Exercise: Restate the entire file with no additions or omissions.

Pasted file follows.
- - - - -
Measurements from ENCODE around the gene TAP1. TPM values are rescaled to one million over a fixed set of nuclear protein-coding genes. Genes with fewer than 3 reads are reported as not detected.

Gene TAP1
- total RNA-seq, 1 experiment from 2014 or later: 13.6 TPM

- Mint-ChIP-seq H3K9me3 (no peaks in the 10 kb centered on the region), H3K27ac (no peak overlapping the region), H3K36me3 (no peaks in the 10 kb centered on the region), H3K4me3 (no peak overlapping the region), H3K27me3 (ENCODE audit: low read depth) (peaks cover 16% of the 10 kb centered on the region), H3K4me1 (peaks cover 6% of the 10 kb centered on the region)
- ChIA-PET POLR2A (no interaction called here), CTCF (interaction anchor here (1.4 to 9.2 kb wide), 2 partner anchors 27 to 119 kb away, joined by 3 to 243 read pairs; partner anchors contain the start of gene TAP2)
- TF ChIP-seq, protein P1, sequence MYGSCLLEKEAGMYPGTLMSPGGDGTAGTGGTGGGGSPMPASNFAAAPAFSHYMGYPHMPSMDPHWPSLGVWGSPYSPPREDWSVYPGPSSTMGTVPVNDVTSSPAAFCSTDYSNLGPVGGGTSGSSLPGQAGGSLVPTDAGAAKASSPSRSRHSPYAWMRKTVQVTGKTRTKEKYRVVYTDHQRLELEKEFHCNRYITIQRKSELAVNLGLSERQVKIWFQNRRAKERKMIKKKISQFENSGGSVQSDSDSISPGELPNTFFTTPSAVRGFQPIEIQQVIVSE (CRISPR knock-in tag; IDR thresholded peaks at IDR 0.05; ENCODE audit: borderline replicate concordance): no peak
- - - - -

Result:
Measurements from ENCODE around the gene TAP1. TPM values are rescaled to one million over a fixed set of nuclear protein-coding genes. Genes with fewer than 3 reads are reported as not detected.

Gene TAP1
- total RNA-seq, 1 experiment from 2014 or later: 13.6 TPM

- Mint-ChIP-seq H3K9me3 (no peaks in the 10 kb centered on the region), H3K27ac (no peak overlapping the region), H3K36me3 (no peaks in the 10 kb centered on the region), H3K4me3 (no peak overlapping the region), H3K27me3 (ENCODE audit: low read depth) (peaks cover 16% of the 10 kb centered on the region), H3K4me1 (peaks cover 6% of the 10 kb centered on the region)
- ChIA-PET POLR2A (no interaction called here), CTCF (interaction anchor here (1.4 to 9.2 kb wide), 2 partner anchors 27 to 119 kb away, joined by 3 to 243 read pairs; partner anchors contain the start of gene TAP2)
- TF ChIP-seq, protein P1, sequence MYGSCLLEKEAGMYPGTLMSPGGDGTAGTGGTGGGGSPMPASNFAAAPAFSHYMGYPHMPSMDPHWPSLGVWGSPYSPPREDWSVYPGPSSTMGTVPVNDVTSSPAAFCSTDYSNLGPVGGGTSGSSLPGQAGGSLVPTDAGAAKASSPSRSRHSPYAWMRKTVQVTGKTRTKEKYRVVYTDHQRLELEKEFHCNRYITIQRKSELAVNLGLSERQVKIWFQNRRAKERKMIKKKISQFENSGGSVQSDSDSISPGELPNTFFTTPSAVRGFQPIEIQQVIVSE (CRISPR knock-in tag; IDR thresholded peaks at IDR 0.05; ENCODE audit: borderline replicate concordance): no peak